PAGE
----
Back at camp, foraging and cultivating plants and, later in our evolutionary history, grains as peasant farmers, we would have been running more on carbs, albeit low GL carbs in those days.
The Masai and Samburu tribesman, during the dry season, live almost exclusively off a diet of meat, blood and a little milk, high in protein, and forcing the bodies to burn ketones for energy. This may have given them the edge as far as hunting is concerned according to Kieran Clarke, Professor of Physiological Biochemistry at Oxford University. Having been approached by the American Defense Advanced Research Projects Agency (DARPA) she had the opportunity to test ketones as an energy source in combat situations. “They were looking for an energy source that would improve soldiers’ mental and physical performance under battlefield conditions,” says Professor Clarke. “Troops weren’t taking enough rations into action because they filled their rucksacks with extra ammunition instead. As their blood glucose dropped, they become confused, sometimes ended up shooting their own side.”
Professor Clarke had been working on ketones as a high energy source for over a decade when she approached DARPA who funded the research that allowed her to discover a way to make ketones in the lab. “No one had done it before,” she says. “We called it DeltaG which is the biochemical name for energy but also has a military ring to it - Delta Force and all.” She tried the new compound on rats a few years later and found it boosted their physical and mental performance. Those who got 30 per cent of their diet in the form of ketones ran 30 per cent further on a treadmill and were smarter at finding their way out of a maze. But that wasn’t all. The rats became much healthier. They lost body fat, actually had lower levels of triglycerides (fatty acids) in their blood and lower blood sugar levels. There were also no signs of harmful side effects. Then she tried her ketones on rowers. A group of top international rowers were given the drink shortly before they rowed on fixed machines in a lab. At the end of half an hour of hard flat out rowing those getting DeltaG had rowed on average fifty metres further in the same time than they had when they had a dummy drink. That may not sound like a lot but it can be the difference between silver and gold.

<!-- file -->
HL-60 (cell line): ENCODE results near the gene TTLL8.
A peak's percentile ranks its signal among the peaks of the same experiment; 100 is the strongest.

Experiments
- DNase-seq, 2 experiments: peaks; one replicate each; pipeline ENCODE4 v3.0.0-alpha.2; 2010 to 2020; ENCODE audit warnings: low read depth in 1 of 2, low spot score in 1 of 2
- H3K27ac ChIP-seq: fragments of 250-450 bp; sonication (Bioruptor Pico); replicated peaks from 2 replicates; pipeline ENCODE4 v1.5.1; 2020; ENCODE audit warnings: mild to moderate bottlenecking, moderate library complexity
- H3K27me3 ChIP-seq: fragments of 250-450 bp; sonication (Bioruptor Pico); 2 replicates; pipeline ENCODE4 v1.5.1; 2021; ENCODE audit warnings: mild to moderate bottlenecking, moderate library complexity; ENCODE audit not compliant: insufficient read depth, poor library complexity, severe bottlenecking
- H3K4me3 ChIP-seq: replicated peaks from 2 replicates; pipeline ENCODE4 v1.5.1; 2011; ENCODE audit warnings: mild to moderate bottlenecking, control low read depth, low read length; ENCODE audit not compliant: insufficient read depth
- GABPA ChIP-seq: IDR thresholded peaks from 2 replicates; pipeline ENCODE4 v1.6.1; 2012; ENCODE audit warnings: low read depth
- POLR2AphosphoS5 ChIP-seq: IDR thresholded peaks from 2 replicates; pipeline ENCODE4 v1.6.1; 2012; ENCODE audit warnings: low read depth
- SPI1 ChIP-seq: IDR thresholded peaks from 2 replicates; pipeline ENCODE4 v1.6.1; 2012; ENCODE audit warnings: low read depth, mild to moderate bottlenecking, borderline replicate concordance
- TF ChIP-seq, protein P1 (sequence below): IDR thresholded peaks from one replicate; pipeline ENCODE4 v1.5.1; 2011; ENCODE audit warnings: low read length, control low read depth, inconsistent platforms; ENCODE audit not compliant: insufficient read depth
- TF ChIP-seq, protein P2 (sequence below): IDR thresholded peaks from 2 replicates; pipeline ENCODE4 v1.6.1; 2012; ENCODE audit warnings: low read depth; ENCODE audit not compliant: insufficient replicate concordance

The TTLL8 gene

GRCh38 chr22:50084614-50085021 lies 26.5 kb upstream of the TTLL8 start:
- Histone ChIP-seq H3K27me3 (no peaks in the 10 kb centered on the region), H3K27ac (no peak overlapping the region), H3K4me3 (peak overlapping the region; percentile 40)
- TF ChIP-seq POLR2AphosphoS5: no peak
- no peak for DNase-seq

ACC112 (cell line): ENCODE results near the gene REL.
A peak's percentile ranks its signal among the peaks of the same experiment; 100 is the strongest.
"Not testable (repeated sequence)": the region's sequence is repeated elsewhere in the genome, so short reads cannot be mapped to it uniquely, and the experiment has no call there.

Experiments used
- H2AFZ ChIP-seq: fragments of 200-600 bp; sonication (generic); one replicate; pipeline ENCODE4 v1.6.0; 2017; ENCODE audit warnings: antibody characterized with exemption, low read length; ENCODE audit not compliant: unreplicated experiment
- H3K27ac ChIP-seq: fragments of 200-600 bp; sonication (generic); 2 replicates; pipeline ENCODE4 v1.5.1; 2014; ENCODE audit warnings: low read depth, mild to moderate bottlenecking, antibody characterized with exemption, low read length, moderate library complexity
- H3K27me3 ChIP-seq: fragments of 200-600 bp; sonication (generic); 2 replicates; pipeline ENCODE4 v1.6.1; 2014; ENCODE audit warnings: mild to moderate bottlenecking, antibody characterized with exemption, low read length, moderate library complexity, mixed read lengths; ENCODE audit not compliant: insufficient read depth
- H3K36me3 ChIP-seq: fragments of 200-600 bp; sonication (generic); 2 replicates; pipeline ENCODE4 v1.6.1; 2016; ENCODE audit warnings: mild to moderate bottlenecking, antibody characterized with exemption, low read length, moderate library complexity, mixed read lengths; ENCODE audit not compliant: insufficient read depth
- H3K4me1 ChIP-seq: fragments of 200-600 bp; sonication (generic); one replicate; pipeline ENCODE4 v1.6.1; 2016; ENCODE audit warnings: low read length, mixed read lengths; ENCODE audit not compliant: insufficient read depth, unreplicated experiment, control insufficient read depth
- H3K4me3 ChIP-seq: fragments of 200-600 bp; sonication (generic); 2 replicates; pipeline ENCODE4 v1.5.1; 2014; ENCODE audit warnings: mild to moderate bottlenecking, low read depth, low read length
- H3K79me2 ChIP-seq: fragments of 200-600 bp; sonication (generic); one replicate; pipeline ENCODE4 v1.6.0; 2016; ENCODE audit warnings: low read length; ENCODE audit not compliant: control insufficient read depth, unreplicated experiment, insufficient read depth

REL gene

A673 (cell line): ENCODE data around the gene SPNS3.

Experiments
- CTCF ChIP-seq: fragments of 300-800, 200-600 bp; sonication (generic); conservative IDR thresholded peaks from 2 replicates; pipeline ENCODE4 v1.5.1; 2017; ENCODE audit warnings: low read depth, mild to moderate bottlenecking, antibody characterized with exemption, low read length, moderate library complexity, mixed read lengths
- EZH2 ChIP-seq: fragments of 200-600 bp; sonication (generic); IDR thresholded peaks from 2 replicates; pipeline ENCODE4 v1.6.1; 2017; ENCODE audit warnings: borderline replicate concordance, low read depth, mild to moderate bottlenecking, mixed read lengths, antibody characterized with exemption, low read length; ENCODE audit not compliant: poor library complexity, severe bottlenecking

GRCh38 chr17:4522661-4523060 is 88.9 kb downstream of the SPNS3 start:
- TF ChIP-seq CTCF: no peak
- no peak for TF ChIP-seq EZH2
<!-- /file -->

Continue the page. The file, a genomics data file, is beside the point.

One of them beat a world record, and five beat their personal best. Muscles love ketones. “This is a very interesting new area of research,” says Dr Scott Drawer, head of research at UK Sport, who helped design the trial. “Ketones have been ignored as an energy source in sport. We need to look at them seriously now.”
Alternate Day Dieting
While running on ketones has some ‘hunting’ advantages in the short-term, in the long-term there may be disadvantages. Ketogenic diets are linked with constipation (through lack of roughage) and sometimes bad breath (the result of the way ketones happen to smell). Increased ketone levels may also lead to kidney failure, osteoporosis, cancer, and heart disease, according to NHS Direct. Also, high protein, high fat diets have been shown to have negative effects on bone mineral balance within twelve weeks. However, if you have the occasional ketogenic day, interspersed with a healthy low GL (glycemic load) diet, feeding your brain and body cells with slow-releasing sugars, that could well be the winning formula for both mental and physical energy, weight control and overall health.
In my book Burn Fat Fast (which comes out on June 6th) I advocate just this. On three days a week you eat very low GL with a maximum of 800 kcals, forcing the body more towards running on ketones. For the remaining four days you follow low GL principles, but not so strictly. You can also learn more about Burn Fat Fast here. If you don't need to lose weight as such, and are exercising extensively and want to push your performance to new heights, on the ‘fast’ days try adding a tablespoon of coconut butter to a morning smoothie of Get Up & Go, berries and chia seeds. Coconut oil, being a medium chain triglyceride (MCT), is easily converted into ketones. Alternatively, if the 800 kcals is too little if you are exercising, increase your intake of protein, ideally from fish. If you’d like to find out more read Jerome Burne’s article ‘Ketones – a good health and fat burning secret?’ in my January 100% health newsletter (issue 73). I’d love to hear how you get on if you decide to give this a go. I have a blog on ‘alternate day diets’ so you can post your comments there.